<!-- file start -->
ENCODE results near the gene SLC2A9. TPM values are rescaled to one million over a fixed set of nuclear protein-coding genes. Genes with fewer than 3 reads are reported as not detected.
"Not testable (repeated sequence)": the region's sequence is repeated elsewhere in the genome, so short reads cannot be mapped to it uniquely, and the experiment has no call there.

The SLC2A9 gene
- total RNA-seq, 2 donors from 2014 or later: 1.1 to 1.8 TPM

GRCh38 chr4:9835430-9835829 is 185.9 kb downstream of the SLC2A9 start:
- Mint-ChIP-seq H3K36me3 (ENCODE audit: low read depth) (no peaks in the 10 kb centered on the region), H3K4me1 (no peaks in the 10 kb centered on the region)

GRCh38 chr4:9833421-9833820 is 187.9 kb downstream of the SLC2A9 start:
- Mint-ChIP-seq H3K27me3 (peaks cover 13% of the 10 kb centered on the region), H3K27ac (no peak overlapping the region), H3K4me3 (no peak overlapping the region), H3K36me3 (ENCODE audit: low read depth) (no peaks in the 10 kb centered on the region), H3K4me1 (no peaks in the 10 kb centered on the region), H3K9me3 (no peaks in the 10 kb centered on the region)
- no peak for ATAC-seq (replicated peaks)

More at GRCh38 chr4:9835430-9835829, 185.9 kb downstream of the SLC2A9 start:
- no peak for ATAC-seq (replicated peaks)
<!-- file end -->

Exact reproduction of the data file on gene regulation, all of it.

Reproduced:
ENCODE results near the gene SLC2A9. TPM values are rescaled to one million over a fixed set of nuclear protein-coding genes. Genes with fewer than 3 reads are reported as not detected.
"Not testable (repeated sequence)": the region's sequence is repeated elsewhere in the genome, so short reads cannot be mapped to it uniquely, and the experiment has no call there.

The SLC2A9 gene
- total RNA-seq, 2 donors from 2014 or later: 1.1 to 1.8 TPM

GRCh38 chr4:9835430-9835829 is 185.9 kb downstream of the SLC2A9 start:
- Mint-ChIP-seq H3K36me3 (ENCODE audit: low read depth) (no peaks in the 10 kb centered on the region), H3K4me1 (no peaks in the 10 kb centered on the region)

GRCh38 chr4:9833421-9833820 is 187.9 kb downstream of the SLC2A9 start:
- Mint-ChIP-seq H3K27me3 (peaks cover 13% of the 10 kb centered on the region), H3K27ac (no peak overlapping the region), H3K4me3 (no peak overlapping the region), H3K36me3 (ENCODE audit: low read depth) (no peaks in the 10 kb centered on the region), H3K4me1 (no peaks in the 10 kb centered on the region), H3K9me3 (no peaks in the 10 kb centered on the region)
- no peak for ATAC-seq (replicated peaks)

More at GRCh38 chr4:9835430-9835829, 185.9 kb downstream of the SLC2A9 start:
- no peak for ATAC-seq (replicated peaks)